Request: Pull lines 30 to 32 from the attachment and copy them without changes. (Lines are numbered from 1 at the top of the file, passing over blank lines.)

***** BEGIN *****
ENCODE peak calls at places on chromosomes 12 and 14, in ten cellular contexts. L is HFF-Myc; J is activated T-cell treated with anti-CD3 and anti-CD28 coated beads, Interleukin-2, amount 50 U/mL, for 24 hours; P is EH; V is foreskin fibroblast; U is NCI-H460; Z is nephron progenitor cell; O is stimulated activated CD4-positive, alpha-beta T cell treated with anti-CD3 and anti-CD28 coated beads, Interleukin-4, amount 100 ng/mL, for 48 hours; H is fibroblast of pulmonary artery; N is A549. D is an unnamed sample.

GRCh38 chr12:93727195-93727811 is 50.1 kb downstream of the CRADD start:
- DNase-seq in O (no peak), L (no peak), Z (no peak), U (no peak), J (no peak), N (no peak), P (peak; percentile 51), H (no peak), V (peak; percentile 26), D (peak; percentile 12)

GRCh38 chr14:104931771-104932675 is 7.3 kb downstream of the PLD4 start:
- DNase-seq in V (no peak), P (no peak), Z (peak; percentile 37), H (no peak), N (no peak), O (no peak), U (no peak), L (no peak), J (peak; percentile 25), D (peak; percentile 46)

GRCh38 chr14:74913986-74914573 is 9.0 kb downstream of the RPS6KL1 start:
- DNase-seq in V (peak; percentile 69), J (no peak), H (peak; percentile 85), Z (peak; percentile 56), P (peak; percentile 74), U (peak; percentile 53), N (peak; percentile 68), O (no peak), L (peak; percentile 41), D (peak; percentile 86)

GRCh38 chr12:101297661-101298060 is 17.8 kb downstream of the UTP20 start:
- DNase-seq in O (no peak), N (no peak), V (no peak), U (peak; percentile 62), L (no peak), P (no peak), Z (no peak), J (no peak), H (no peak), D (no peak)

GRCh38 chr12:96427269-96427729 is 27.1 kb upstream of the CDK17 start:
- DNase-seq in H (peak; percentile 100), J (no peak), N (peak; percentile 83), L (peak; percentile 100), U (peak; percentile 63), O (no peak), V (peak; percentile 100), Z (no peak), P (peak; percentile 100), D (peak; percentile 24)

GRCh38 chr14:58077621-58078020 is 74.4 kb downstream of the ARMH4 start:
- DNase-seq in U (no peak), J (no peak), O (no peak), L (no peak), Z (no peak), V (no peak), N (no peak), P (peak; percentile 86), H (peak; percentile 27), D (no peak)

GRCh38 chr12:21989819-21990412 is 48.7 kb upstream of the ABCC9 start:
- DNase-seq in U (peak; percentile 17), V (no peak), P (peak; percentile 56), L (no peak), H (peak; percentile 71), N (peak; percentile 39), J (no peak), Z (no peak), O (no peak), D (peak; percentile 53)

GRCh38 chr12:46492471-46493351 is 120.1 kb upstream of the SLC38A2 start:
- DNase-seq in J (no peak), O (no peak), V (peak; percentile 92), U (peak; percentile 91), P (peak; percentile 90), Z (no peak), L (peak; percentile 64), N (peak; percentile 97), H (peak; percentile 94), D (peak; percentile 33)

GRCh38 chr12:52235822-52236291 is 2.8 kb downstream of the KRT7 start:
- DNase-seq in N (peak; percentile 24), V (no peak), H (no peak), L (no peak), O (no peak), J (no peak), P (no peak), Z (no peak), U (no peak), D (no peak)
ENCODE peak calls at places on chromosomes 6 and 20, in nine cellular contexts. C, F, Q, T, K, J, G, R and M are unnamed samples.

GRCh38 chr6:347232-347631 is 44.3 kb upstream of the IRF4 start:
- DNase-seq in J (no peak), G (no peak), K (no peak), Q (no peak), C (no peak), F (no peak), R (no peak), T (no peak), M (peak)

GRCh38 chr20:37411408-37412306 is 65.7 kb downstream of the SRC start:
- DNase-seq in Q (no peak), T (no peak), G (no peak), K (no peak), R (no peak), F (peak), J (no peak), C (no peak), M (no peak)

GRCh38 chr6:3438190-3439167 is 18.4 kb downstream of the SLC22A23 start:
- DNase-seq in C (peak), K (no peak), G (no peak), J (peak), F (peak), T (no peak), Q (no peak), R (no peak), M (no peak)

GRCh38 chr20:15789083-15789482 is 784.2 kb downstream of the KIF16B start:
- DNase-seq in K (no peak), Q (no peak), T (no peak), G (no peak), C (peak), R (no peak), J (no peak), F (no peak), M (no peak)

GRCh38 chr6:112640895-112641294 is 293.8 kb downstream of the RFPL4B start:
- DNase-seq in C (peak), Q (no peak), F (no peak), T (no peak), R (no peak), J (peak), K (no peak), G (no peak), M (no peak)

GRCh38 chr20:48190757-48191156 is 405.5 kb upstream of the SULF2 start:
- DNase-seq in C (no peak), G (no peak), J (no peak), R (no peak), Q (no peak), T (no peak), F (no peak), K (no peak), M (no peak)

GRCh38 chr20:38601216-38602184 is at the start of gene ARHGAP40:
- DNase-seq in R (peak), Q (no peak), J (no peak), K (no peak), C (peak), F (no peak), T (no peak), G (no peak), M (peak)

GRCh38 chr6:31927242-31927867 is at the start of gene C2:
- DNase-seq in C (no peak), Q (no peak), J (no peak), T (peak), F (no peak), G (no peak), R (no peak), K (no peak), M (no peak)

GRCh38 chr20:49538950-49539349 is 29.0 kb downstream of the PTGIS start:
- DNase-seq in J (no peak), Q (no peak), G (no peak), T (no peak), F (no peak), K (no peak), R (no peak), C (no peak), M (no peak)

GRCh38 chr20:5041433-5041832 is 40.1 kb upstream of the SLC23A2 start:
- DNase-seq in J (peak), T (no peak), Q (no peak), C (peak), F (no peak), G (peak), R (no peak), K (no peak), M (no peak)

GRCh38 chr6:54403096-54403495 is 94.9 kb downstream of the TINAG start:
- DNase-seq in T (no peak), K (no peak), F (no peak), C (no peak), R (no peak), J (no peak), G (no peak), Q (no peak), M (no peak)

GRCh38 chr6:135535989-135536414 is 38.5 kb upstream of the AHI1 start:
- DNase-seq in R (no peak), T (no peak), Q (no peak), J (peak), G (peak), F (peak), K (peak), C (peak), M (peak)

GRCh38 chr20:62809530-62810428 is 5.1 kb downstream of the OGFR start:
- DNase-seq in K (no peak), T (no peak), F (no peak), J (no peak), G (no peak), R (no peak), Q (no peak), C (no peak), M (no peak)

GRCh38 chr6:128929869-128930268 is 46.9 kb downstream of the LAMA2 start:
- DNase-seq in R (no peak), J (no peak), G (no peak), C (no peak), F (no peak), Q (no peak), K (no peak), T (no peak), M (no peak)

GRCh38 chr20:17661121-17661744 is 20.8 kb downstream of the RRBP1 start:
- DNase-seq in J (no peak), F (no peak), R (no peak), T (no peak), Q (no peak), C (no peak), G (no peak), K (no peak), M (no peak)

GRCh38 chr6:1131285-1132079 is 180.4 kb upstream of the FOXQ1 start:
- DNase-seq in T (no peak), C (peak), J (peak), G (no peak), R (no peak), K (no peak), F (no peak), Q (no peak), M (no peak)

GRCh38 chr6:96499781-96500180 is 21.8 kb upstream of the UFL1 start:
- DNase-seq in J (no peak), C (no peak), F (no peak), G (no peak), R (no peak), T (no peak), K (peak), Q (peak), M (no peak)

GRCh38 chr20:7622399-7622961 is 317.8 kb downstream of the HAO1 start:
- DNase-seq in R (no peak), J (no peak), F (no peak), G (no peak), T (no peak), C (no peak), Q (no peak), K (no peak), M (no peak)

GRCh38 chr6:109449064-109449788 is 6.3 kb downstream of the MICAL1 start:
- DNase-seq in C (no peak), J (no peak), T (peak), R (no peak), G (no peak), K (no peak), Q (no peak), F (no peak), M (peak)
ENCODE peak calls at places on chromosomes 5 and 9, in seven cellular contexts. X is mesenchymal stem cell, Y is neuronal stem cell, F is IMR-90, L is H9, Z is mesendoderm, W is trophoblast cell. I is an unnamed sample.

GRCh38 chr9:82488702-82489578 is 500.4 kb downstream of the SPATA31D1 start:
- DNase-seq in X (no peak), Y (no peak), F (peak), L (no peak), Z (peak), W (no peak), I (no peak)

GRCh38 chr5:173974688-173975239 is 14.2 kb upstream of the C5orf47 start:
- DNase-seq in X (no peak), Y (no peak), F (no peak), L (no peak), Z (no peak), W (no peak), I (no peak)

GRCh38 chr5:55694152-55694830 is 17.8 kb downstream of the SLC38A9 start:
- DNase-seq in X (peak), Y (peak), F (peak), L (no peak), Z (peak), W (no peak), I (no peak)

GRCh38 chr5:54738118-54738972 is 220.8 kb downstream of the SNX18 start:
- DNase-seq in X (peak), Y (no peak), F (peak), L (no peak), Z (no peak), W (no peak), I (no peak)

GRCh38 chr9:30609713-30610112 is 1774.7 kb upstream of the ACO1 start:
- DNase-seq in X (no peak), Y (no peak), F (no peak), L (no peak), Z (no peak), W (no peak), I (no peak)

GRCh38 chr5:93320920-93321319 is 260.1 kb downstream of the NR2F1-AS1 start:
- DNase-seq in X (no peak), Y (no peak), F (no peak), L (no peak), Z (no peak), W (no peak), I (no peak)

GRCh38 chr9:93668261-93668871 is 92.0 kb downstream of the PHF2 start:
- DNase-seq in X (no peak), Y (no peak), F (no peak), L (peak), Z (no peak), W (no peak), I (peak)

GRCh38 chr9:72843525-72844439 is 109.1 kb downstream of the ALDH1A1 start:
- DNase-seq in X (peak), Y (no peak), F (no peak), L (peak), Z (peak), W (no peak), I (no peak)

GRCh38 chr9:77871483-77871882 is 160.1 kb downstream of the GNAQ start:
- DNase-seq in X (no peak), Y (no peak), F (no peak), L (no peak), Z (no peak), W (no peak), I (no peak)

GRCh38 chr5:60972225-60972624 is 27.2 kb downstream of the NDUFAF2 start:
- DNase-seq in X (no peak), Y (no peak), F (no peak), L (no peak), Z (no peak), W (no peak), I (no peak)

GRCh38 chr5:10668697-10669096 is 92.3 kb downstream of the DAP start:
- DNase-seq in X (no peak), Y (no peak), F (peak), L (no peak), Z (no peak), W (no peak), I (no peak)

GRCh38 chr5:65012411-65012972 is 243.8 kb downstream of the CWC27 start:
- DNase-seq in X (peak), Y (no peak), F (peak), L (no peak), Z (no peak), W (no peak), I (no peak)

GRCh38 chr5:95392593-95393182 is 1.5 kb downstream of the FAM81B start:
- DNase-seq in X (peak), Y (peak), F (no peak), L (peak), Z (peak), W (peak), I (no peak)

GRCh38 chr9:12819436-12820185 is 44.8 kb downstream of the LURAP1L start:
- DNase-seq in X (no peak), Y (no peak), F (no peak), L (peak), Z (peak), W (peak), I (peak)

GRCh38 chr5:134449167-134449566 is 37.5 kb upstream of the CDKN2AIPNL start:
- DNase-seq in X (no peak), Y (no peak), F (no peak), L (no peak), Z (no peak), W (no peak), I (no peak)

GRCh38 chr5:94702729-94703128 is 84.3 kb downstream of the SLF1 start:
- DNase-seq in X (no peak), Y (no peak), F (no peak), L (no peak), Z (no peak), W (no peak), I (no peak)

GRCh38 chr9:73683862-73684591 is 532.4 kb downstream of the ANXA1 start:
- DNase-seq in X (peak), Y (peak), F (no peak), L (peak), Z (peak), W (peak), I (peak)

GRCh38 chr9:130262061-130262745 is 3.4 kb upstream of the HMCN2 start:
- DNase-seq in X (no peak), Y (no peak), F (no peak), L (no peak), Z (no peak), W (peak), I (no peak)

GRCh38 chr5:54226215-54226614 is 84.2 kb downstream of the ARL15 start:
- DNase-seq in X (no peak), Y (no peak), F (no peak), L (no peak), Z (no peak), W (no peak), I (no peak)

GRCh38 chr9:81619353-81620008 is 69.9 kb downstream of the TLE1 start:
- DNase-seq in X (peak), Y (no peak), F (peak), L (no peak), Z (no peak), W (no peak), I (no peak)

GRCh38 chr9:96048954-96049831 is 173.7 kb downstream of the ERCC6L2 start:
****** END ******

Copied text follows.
- DNase-seq in C (peak), Q (no peak), F (no peak), T (no peak), R (no peak), J (peak), K (no peak), G (no peak), M (no peak)

GRCh38 chr20:48190757-48191156 is 405.5 kb upstream of the SULF2 start:
- DNase-seq in C (no peak), G (no peak), J (no peak), R (no peak), Q (no peak), T (no peak), F (no peak), K (no peak), M (no peak)